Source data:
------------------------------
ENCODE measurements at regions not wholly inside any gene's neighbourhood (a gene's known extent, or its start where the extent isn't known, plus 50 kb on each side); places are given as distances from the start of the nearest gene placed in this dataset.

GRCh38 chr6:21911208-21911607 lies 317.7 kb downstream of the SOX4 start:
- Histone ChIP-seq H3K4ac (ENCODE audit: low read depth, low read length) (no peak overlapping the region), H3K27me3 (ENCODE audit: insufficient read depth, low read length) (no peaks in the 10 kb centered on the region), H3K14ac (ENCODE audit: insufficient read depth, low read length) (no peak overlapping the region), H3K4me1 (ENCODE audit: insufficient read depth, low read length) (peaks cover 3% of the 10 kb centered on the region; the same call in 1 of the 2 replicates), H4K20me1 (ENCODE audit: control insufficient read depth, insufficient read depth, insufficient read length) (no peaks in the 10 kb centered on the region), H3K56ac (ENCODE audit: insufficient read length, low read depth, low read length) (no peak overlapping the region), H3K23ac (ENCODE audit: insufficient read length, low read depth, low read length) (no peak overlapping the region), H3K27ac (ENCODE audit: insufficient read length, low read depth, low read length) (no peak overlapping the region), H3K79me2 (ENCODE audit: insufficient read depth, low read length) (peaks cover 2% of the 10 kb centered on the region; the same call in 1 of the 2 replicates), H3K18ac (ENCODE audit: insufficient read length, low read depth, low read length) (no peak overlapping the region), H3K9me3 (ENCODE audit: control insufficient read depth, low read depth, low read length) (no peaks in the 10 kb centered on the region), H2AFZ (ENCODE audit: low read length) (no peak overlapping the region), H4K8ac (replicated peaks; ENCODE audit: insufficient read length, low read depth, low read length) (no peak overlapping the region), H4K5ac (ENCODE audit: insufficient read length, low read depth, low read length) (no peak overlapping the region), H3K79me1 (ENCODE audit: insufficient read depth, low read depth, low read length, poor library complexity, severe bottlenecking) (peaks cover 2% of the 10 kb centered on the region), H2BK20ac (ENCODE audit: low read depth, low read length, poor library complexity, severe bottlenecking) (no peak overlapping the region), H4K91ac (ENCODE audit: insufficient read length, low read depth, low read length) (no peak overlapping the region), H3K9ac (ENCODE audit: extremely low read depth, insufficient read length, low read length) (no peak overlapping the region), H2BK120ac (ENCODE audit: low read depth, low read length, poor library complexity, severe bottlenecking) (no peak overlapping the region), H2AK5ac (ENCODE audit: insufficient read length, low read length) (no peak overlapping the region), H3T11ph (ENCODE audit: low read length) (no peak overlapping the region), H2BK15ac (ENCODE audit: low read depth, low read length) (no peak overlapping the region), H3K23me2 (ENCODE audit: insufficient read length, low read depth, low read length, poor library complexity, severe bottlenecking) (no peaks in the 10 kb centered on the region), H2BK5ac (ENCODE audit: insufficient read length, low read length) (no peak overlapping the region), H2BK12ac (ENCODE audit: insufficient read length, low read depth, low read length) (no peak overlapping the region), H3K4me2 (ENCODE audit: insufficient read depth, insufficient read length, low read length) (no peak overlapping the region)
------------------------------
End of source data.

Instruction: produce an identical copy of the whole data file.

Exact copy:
ENCODE measurements at regions not wholly inside any gene's neighbourhood (a gene's known extent, or its start where the extent isn't known, plus 50 kb on each side); places are given as distances from the start of the nearest gene placed in this dataset.

GRCh38 chr6:21911208-21911607 lies 317.7 kb downstream of the SOX4 start:
- Histone ChIP-seq H3K4ac (ENCODE audit: low read depth, low read length) (no peak overlapping the region), H3K27me3 (ENCODE audit: insufficient read depth, low read length) (no peaks in the 10 kb centered on the region), H3K14ac (ENCODE audit: insufficient read depth, low read length) (no peak overlapping the region), H3K4me1 (ENCODE audit: insufficient read depth, low read length) (peaks cover 3% of the 10 kb centered on the region; the same call in 1 of the 2 replicates), H4K20me1 (ENCODE audit: control insufficient read depth, insufficient read depth, insufficient read length) (no peaks in the 10 kb centered on the region), H3K56ac (ENCODE audit: insufficient read length, low read depth, low read length) (no peak overlapping the region), H3K23ac (ENCODE audit: insufficient read length, low read depth, low read length) (no peak overlapping the region), H3K27ac (ENCODE audit: insufficient read length, low read depth, low read length) (no peak overlapping the region), H3K79me2 (ENCODE audit: insufficient read depth, low read length) (peaks cover 2% of the 10 kb centered on the region; the same call in 1 of the 2 replicates), H3K18ac (ENCODE audit: insufficient read length, low read depth, low read length) (no peak overlapping the region), H3K9me3 (ENCODE audit: control insufficient read depth, low read depth, low read length) (no peaks in the 10 kb centered on the region), H2AFZ (ENCODE audit: low read length) (no peak overlapping the region), H4K8ac (replicated peaks; ENCODE audit: insufficient read length, low read depth, low read length) (no peak overlapping the region), H4K5ac (ENCODE audit: insufficient read length, low read depth, low read length) (no peak overlapping the region), H3K79me1 (ENCODE audit: insufficient read depth, low read depth, low read length, poor library complexity, severe bottlenecking) (peaks cover 2% of the 10 kb centered on the region), H2BK20ac (ENCODE audit: low read depth, low read length, poor library complexity, severe bottlenecking) (no peak overlapping the region), H4K91ac (ENCODE audit: insufficient read length, low read depth, low read length) (no peak overlapping the region), H3K9ac (ENCODE audit: extremely low read depth, insufficient read length, low read length) (no peak overlapping the region), H2BK120ac (ENCODE audit: low read depth, low read length, poor library complexity, severe bottlenecking) (no peak overlapping the region), H2AK5ac (ENCODE audit: insufficient read length, low read length) (no peak overlapping the region), H3T11ph (ENCODE audit: low read length) (no peak overlapping the region), H2BK15ac (ENCODE audit: low read depth, low read length) (no peak overlapping the region), H3K23me2 (ENCODE audit: insufficient read length, low read depth, low read length, poor library complexity, severe bottlenecking) (no peaks in the 10 kb centered on the region), H2BK5ac (ENCODE audit: insufficient read length, low read length) (no peak overlapping the region), H2BK12ac (ENCODE audit: insufficient read length, low read depth, low read length) (no peak overlapping the region), H3K4me2 (ENCODE audit: insufficient read depth, insufficient read length, low read length) (no peak overlapping the region)